Corpus of Electronic Texts Edition
The Metrical Dindshenchas (Author: [unknown])

poem/story 65


  1. It is Druim Suamaig that ye are crossing, with its hosts and its fairy people: under the hill of songs, in darkness, lies Suamach son of Samguba.
  2. He was a soothsayer and a poet—truth I tell: he was a scholar and a ready shanachie: Suamach, exempt from the toils of war, was once a fosterer of kings' sons.

  3. p.237

  4. The daughter pure and bright of Gaimgelta son of Rodba son of Tuag Tuile, even Caindlech (none blamed her beauty), was spouse to Suamach.
  5. They twain between them reared Cormac, chief of these outlaws, dread-shouting son of the king of Ulaid, in the country of fair Cruachan's warriors.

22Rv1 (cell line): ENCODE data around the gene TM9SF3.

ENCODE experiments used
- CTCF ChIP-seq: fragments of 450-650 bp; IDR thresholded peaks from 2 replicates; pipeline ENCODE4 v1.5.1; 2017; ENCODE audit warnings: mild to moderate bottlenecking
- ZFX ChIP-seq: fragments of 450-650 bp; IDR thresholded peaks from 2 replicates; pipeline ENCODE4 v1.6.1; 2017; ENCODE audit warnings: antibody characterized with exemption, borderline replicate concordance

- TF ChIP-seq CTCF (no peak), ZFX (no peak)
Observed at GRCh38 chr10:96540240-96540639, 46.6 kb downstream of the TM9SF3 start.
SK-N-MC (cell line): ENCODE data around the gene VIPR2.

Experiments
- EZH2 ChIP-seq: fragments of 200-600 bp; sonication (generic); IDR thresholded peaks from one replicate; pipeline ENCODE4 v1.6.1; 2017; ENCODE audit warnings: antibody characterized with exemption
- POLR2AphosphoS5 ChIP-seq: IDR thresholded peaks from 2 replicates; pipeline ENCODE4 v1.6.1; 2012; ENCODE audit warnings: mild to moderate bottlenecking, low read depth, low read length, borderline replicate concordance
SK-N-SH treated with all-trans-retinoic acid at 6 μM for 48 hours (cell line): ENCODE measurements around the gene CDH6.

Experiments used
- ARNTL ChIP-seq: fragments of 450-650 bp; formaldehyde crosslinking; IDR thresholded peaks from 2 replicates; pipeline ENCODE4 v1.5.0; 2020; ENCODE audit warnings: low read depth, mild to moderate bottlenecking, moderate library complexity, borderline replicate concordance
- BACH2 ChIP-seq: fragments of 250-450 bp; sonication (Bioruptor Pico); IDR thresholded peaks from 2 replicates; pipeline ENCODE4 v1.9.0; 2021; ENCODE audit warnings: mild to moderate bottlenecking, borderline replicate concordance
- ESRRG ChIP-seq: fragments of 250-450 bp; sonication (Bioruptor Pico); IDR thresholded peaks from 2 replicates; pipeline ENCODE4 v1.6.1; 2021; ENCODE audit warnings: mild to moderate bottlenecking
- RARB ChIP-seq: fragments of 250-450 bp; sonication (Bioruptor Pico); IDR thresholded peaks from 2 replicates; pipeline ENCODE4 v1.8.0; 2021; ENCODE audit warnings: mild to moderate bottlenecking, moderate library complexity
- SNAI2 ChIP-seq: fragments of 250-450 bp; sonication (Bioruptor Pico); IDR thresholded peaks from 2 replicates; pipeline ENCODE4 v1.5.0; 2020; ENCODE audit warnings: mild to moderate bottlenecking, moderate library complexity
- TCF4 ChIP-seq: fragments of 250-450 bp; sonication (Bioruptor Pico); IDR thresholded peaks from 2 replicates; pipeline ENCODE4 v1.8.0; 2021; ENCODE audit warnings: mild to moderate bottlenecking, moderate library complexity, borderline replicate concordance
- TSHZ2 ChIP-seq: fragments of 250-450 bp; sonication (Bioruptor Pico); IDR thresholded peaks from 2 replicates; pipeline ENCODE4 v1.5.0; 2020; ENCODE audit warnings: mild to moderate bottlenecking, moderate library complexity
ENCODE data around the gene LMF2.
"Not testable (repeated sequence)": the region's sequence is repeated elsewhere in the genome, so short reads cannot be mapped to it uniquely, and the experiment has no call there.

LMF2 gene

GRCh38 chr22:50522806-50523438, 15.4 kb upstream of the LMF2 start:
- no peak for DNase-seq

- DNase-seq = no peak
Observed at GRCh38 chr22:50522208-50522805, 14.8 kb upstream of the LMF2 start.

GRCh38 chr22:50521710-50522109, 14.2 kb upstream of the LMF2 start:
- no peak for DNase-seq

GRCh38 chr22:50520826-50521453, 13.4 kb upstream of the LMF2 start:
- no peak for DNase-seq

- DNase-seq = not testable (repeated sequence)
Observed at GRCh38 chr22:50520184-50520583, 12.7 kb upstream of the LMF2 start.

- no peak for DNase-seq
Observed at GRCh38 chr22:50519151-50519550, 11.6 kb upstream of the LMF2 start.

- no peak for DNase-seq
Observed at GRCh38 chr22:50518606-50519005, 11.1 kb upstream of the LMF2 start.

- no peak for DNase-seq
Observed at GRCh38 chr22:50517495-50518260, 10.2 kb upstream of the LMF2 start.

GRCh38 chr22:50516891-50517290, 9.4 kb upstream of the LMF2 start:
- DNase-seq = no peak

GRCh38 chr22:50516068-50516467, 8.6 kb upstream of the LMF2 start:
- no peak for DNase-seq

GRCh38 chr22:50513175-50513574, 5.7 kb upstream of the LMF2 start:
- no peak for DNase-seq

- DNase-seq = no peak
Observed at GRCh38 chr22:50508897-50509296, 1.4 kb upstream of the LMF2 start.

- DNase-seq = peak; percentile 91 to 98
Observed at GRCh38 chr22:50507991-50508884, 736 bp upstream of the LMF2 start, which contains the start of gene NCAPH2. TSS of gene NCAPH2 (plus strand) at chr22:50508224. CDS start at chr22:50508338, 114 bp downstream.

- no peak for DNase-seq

6. When Cormac, that lusty sapling in bloom of beauty, advanced out of the west from Cruachan, that no fame outshines, to seize the kingship of Ulaid:
  7. When Cormac, dangerous foeman, reached Da Choca's Hall of Judgements, undimmed by faintness, he met death in fatal fire.
  8. Suamach hastened across the rivers, he and his proud stern mate, as far as the massy Hill of Tears, to stop him and stay his steps.
  9. (The Dagda's tears—for the Hill is his—the warrior king of Colt let fall in mourning for Aed of Ath No, over his pyre on the mighty hill.)
  10. When the brave boy's foster parents reached the spot, without faltering, they see the flames of ruin fringing the blazing Hall.
  11. ‘I see the smoke of the slaying of Cormac where he lies on a bitter bed’, said Suamach: ‘the nursling that was my pride till now: let me live no longer after him!’

  12. p.239

  13. Caindlech bewailed him, even as she loved, and loosened her fair bright locks: she found her death-bed and her dirge at forlorn Ard Caindlech.
  14. The name of the hills—it is not hidden—is called from the death of that pair: far-seen with no faint lustre over the plain is the legend of Druim Suamaig.